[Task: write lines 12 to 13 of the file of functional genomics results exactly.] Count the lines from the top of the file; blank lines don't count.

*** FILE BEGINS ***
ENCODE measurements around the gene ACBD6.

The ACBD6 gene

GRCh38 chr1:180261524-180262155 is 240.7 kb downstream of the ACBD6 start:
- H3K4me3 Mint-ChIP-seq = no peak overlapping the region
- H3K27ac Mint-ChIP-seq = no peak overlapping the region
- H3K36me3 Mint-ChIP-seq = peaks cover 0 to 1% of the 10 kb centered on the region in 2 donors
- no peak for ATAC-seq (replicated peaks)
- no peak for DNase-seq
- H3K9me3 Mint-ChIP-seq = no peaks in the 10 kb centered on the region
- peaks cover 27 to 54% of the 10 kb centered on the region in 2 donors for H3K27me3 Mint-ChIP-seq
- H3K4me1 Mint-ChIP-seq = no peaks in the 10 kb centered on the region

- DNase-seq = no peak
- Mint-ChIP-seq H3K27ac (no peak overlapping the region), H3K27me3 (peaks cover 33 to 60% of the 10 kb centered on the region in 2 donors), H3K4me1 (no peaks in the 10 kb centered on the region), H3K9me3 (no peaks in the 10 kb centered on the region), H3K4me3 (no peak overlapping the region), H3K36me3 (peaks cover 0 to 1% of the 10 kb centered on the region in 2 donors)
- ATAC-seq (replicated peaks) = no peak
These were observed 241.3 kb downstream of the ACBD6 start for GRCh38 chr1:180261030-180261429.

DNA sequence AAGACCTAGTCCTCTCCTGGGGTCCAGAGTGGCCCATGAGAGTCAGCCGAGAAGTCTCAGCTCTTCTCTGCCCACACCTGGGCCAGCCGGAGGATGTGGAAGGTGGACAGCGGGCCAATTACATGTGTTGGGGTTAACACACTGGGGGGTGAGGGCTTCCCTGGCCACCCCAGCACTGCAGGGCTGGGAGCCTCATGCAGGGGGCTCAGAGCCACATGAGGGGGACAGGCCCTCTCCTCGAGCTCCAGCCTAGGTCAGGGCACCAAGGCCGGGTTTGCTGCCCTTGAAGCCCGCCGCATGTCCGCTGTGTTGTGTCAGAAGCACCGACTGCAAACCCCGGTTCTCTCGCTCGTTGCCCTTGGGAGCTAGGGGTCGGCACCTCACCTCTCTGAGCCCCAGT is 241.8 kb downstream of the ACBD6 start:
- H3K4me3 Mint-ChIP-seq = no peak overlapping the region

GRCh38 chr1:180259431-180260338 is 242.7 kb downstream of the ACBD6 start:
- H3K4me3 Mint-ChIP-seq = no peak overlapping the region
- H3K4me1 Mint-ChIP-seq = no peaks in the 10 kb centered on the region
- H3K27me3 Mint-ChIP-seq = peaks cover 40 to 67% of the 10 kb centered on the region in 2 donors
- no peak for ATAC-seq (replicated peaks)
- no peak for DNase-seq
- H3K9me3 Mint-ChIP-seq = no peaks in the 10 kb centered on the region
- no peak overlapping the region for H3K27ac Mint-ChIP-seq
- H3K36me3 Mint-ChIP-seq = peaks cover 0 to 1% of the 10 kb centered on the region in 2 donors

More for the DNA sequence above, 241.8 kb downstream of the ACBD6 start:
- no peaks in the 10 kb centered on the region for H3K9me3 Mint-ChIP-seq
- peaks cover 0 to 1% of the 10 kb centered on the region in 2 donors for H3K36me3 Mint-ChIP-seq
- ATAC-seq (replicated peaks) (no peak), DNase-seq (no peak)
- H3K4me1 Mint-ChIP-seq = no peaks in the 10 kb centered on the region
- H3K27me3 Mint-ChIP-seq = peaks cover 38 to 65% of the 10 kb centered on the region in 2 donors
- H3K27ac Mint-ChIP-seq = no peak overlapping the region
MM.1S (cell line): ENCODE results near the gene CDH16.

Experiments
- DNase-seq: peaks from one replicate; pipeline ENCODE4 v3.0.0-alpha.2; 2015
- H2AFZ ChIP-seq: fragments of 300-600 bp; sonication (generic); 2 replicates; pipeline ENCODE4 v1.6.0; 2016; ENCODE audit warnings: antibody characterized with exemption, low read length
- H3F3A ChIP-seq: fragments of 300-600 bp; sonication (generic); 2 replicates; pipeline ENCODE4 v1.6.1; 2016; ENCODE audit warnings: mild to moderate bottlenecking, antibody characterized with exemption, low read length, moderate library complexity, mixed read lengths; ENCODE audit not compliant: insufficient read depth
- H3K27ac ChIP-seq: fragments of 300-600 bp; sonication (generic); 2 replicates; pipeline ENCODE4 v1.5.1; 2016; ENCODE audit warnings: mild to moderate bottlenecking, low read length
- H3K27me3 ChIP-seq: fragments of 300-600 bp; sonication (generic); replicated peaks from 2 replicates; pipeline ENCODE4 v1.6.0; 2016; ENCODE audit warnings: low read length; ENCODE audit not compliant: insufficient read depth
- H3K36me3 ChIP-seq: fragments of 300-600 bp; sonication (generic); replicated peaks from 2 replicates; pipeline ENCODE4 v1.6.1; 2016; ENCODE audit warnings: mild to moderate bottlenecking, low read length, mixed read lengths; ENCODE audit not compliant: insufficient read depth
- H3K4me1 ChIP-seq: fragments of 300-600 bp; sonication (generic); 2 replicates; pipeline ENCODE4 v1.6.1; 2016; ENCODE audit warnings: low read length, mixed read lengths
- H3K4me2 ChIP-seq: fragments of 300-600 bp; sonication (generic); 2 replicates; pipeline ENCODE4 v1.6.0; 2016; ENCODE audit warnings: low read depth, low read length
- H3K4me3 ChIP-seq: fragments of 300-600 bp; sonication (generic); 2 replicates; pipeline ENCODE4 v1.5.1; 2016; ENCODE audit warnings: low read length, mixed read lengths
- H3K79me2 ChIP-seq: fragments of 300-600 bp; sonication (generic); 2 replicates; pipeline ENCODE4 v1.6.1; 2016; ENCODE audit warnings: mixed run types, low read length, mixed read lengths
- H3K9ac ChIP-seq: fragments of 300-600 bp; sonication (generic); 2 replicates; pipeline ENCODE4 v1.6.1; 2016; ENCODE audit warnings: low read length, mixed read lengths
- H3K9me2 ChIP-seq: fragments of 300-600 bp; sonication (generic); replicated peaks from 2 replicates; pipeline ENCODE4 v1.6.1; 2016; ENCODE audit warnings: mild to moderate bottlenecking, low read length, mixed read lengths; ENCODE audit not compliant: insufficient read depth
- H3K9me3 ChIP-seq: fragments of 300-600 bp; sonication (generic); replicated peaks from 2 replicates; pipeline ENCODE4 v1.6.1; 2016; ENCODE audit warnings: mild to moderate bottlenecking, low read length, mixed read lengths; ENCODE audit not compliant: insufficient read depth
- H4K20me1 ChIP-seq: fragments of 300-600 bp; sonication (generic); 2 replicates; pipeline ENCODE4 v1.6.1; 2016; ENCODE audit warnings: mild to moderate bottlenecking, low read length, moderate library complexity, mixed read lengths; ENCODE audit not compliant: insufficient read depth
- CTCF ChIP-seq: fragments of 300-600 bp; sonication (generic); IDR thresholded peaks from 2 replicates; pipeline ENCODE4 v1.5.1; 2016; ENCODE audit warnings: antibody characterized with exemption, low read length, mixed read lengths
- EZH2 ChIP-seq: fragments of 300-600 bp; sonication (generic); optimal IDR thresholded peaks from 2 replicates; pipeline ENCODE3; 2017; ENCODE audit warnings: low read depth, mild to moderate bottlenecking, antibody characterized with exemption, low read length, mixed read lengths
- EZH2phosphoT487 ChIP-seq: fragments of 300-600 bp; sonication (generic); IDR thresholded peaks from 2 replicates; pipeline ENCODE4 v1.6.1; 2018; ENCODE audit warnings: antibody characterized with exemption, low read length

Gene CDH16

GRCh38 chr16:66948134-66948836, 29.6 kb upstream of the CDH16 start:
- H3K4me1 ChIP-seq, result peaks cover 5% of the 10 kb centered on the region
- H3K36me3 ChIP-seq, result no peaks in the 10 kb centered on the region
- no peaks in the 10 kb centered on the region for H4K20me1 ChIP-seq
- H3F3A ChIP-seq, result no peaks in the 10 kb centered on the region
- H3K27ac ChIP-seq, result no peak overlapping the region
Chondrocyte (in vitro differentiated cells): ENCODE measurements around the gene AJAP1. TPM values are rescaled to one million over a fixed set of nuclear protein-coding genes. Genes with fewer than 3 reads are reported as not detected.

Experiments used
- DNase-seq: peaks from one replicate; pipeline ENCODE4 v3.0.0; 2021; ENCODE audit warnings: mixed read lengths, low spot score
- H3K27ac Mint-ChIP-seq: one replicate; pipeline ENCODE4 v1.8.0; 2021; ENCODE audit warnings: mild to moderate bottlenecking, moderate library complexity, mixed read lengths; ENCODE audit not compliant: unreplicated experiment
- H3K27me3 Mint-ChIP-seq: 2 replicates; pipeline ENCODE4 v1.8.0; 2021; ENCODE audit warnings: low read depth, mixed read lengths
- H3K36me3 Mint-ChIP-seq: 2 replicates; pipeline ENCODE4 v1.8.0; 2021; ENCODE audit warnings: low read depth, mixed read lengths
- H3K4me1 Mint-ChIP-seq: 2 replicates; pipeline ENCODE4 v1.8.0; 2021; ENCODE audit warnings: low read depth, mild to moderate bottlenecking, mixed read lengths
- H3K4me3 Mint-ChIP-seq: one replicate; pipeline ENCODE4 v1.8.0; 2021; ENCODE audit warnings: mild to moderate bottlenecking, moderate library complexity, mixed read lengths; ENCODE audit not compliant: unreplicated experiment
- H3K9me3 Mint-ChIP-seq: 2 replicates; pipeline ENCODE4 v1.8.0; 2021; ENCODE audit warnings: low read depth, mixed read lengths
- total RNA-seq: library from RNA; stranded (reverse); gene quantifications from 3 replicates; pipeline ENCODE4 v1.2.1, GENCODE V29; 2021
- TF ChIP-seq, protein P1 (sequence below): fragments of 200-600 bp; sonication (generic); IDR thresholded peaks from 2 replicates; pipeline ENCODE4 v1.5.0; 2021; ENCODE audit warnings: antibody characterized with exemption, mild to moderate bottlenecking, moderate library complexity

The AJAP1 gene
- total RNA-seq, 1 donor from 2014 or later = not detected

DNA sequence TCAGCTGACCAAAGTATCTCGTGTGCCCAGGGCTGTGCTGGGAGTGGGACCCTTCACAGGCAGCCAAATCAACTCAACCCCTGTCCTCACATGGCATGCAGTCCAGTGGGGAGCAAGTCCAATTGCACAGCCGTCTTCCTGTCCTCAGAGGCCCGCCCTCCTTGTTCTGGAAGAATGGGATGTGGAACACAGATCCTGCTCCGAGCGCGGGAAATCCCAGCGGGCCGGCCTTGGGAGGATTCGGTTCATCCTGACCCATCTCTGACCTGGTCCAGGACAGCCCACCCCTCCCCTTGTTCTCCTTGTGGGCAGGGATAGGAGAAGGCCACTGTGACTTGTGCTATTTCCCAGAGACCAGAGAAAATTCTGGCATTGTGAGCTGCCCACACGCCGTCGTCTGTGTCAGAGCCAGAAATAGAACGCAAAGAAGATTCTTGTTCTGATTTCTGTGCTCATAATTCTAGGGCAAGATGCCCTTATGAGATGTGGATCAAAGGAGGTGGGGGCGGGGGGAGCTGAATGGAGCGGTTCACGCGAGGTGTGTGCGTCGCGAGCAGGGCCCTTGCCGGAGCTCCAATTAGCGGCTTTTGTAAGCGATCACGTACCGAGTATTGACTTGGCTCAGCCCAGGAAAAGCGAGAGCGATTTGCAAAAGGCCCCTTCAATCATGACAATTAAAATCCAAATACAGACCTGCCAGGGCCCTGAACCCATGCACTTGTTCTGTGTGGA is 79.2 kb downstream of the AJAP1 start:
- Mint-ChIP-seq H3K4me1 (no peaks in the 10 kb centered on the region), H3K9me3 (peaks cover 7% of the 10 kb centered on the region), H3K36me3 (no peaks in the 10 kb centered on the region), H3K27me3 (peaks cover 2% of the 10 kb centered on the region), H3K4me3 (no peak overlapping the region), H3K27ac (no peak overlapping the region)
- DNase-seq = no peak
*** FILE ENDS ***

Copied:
- DNase-seq = no peak
- Mint-ChIP-seq H3K27ac (no peak overlapping the region), H3K27me3 (peaks cover 33 to 60% of the 10 kb centered on the region in 2 donors), H3K4me1 (no peaks in the 10 kb centered on the region), H3K9me3 (no peaks in the 10 kb centered on the region), H3K4me3 (no peak overlapping the region), H3K36me3 (peaks cover 0 to 1% of the 10 kb centered on the region in 2 donors)